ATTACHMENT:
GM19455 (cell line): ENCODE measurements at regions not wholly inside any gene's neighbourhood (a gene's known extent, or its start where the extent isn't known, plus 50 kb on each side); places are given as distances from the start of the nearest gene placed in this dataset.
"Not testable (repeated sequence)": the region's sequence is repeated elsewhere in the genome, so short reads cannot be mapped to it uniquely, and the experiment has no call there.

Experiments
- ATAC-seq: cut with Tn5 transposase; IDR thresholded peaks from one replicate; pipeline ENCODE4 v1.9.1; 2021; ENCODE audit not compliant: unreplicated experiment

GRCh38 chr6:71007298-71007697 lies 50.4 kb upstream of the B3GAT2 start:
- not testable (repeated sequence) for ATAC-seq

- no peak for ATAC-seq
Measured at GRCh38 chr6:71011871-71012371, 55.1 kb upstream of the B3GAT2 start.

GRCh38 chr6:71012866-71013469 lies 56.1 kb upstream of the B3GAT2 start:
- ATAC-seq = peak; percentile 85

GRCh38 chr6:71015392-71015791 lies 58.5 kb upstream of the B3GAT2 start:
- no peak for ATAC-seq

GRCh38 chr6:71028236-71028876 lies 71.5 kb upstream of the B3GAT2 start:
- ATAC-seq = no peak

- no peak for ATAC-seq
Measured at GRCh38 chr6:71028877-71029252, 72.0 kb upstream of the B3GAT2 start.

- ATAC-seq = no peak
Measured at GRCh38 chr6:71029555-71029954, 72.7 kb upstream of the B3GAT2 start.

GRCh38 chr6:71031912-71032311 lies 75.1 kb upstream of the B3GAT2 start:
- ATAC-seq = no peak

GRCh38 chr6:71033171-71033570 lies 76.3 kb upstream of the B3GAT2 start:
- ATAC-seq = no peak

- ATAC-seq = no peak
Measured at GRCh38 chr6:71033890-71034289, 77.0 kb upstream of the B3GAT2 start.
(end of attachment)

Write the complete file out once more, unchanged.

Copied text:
GM19455 (cell line): ENCODE measurements at regions not wholly inside any gene's neighbourhood (a gene's known extent, or its start where the extent isn't known, plus 50 kb on each side); places are given as distances from the start of the nearest gene placed in this dataset.
"Not testable (repeated sequence)": the region's sequence is repeated elsewhere in the genome, so short reads cannot be mapped to it uniquely, and the experiment has no call there.

Experiments
- ATAC-seq: cut with Tn5 transposase; IDR thresholded peaks from one replicate; pipeline ENCODE4 v1.9.1; 2021; ENCODE audit not compliant: unreplicated experiment

GRCh38 chr6:71007298-71007697 lies 50.4 kb upstream of the B3GAT2 start:
- not testable (repeated sequence) for ATAC-seq

- no peak for ATAC-seq
Measured at GRCh38 chr6:71011871-71012371, 55.1 kb upstream of the B3GAT2 start.

GRCh38 chr6:71012866-71013469 lies 56.1 kb upstream of the B3GAT2 start:
- ATAC-seq = peak; percentile 85

GRCh38 chr6:71015392-71015791 lies 58.5 kb upstream of the B3GAT2 start:
- no peak for ATAC-seq

GRCh38 chr6:71028236-71028876 lies 71.5 kb upstream of the B3GAT2 start:
- ATAC-seq = no peak

- no peak for ATAC-seq
Measured at GRCh38 chr6:71028877-71029252, 72.0 kb upstream of the B3GAT2 start.

- ATAC-seq = no peak
Measured at GRCh38 chr6:71029555-71029954, 72.7 kb upstream of the B3GAT2 start.

GRCh38 chr6:71031912-71032311 lies 75.1 kb upstream of the B3GAT2 start:
- ATAC-seq = no peak

GRCh38 chr6:71033171-71033570 lies 76.3 kb upstream of the B3GAT2 start:
- ATAC-seq = no peak

- ATAC-seq = no peak
Measured at GRCh38 chr6:71033890-71034289, 77.0 kb upstream of the B3GAT2 start.